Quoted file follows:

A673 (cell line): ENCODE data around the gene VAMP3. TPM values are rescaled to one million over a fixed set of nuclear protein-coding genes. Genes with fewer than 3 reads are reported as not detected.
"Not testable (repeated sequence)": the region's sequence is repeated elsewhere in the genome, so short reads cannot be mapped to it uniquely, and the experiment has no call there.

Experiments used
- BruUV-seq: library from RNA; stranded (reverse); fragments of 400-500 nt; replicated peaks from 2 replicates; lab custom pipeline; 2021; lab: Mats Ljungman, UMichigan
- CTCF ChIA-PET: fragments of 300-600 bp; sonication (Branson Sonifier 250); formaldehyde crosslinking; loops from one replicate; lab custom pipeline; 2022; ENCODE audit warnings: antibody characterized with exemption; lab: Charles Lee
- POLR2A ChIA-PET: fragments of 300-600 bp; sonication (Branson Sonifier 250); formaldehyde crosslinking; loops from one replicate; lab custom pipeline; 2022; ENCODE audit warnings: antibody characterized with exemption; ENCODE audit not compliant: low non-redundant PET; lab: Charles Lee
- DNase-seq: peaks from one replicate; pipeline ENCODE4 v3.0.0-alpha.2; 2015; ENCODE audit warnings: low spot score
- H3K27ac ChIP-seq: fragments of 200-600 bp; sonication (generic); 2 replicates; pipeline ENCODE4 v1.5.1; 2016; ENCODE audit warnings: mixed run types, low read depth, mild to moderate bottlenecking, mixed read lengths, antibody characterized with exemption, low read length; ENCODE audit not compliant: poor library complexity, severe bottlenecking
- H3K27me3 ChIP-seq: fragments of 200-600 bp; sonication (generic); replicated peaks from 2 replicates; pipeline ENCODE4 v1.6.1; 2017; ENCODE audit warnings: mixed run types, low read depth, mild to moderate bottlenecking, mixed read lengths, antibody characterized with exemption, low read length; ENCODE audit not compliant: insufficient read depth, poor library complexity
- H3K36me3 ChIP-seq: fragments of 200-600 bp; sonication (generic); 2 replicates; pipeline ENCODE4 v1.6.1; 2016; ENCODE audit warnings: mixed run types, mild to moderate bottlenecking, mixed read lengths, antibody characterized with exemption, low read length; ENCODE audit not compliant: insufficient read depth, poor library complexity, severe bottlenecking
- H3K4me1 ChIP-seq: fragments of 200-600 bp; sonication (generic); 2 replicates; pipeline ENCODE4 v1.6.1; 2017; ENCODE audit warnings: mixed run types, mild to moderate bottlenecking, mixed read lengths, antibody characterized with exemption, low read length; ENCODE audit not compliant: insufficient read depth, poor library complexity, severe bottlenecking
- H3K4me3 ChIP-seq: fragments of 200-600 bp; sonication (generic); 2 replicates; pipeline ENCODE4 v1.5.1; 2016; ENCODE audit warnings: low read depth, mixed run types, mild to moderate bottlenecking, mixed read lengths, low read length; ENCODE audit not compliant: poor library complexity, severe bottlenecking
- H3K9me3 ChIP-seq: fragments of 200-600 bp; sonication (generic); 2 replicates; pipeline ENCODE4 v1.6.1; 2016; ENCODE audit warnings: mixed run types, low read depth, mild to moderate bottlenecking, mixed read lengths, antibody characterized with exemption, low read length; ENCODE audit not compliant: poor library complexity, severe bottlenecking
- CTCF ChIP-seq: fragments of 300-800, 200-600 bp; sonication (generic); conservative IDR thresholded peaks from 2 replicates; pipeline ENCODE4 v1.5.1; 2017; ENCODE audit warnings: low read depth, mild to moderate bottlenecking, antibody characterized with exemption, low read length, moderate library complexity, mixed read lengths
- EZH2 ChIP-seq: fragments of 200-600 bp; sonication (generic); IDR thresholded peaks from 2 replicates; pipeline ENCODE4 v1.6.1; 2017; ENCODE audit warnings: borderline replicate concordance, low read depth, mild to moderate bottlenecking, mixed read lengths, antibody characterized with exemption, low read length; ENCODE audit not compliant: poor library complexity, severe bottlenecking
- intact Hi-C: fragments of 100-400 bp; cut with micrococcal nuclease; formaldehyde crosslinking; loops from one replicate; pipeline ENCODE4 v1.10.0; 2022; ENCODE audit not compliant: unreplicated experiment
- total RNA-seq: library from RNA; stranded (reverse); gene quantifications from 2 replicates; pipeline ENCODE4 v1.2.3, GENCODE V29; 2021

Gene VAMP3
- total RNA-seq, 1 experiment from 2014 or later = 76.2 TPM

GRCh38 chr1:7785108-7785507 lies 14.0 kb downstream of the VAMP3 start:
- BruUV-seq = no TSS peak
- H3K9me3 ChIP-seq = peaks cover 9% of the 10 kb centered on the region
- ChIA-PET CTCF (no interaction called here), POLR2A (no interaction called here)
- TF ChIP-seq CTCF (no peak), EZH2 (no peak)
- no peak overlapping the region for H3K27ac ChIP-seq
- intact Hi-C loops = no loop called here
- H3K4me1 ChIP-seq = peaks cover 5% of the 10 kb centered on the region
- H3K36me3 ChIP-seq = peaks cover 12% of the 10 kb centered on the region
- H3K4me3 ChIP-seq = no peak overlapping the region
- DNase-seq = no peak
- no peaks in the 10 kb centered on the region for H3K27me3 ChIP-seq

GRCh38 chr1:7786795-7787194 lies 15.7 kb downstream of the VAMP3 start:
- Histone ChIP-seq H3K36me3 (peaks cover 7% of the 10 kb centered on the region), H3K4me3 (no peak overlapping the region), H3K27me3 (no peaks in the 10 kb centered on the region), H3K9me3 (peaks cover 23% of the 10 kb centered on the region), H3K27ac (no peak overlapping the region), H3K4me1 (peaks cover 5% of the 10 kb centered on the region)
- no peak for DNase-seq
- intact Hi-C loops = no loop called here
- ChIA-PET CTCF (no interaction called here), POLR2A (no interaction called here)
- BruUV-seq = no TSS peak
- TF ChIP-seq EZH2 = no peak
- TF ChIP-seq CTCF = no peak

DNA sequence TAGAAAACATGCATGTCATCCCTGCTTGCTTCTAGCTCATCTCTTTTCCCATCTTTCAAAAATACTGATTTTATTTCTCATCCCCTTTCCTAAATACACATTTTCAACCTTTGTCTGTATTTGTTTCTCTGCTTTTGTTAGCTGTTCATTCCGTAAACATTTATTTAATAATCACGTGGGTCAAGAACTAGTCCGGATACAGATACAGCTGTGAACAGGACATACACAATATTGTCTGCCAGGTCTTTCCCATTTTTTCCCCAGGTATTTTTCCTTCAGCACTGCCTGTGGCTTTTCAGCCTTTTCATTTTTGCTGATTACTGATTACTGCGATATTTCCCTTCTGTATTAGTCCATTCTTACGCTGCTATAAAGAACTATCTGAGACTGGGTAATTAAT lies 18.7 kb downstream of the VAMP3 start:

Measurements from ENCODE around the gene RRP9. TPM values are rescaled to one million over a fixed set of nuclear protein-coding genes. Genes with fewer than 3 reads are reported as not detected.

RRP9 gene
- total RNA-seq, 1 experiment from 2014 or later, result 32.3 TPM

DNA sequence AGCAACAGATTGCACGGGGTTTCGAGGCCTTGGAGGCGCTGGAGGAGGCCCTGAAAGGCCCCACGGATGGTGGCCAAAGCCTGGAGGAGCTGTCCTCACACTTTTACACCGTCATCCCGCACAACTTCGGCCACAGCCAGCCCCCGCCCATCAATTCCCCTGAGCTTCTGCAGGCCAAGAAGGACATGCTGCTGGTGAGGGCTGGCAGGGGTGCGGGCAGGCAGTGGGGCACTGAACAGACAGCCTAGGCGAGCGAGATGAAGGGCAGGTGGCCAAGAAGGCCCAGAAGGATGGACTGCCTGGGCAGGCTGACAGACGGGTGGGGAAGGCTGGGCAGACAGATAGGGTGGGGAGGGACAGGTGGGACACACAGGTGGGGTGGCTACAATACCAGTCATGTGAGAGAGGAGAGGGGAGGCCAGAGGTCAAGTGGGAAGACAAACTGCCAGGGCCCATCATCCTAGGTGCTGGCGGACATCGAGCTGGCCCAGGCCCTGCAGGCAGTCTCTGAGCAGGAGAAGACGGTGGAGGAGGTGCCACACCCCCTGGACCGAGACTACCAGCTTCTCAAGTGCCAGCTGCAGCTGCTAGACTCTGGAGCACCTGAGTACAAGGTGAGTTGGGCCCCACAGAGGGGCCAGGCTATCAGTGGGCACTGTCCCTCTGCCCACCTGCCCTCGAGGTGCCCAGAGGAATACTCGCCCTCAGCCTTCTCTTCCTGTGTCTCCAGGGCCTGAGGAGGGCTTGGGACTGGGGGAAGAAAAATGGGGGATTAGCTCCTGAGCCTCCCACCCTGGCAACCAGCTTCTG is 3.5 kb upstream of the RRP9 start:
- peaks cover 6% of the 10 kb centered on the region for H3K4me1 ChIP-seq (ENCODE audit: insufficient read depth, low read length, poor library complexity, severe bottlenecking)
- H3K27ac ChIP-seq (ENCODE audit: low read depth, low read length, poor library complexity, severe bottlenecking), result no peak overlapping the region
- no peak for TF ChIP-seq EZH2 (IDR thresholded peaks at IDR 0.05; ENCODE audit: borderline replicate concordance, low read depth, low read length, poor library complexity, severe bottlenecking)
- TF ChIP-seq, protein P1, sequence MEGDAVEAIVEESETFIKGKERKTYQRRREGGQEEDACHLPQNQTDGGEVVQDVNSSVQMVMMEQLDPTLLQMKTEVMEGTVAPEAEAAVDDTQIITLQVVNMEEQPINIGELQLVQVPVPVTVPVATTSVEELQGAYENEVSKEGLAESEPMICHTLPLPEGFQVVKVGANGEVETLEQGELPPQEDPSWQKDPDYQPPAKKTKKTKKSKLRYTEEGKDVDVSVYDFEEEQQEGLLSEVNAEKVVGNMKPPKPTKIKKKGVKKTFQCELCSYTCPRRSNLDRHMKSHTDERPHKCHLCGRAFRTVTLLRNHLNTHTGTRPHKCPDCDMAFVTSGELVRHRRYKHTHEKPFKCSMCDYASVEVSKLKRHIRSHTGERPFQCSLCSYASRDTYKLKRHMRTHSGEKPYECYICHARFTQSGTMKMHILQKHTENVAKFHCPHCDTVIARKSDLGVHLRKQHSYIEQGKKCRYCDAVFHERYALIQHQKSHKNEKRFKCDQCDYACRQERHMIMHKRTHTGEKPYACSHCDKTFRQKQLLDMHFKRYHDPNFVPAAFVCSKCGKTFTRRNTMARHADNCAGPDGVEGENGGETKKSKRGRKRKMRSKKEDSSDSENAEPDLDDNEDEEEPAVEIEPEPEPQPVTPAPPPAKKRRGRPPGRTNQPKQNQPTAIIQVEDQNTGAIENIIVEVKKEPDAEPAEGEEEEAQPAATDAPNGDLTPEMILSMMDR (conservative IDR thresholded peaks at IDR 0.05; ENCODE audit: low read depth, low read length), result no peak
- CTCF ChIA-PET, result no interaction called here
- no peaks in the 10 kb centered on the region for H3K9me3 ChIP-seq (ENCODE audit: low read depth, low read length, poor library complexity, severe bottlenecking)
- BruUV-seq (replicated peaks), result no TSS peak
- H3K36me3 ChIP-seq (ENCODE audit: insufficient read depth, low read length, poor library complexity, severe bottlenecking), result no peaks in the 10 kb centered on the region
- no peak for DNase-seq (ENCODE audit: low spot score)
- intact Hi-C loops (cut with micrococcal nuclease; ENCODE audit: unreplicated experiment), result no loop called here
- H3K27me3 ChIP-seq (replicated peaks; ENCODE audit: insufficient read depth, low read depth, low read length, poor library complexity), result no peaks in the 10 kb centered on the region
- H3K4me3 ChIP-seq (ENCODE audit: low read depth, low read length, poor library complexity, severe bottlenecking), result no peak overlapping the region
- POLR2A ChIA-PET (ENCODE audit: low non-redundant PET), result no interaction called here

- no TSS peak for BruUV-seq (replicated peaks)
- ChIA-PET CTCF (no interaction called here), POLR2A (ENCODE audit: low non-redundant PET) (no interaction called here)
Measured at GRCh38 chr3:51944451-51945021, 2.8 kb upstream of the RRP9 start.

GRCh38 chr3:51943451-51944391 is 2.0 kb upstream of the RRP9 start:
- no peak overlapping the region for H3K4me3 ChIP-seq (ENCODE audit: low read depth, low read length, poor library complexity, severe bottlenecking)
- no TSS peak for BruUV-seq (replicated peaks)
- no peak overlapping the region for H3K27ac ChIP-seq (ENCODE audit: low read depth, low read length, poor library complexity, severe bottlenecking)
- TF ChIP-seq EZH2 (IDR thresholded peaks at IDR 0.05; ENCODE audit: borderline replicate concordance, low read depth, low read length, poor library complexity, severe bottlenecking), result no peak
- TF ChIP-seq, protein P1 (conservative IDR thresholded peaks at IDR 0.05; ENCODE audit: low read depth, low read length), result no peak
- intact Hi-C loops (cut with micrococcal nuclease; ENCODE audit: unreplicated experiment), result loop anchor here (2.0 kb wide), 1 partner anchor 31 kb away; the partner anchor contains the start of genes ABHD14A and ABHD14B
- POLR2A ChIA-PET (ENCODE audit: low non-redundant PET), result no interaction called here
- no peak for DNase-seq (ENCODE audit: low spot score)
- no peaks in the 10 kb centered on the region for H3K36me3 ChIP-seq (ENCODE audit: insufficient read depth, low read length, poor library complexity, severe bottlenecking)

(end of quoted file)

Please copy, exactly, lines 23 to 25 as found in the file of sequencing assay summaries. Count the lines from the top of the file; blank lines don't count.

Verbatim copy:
- ChIA-PET CTCF (no interaction called here), POLR2A (no interaction called here)
- TF ChIP-seq CTCF (no peak), EZH2 (no peak)
- no peak overlapping the region for H3K27ac ChIP-seq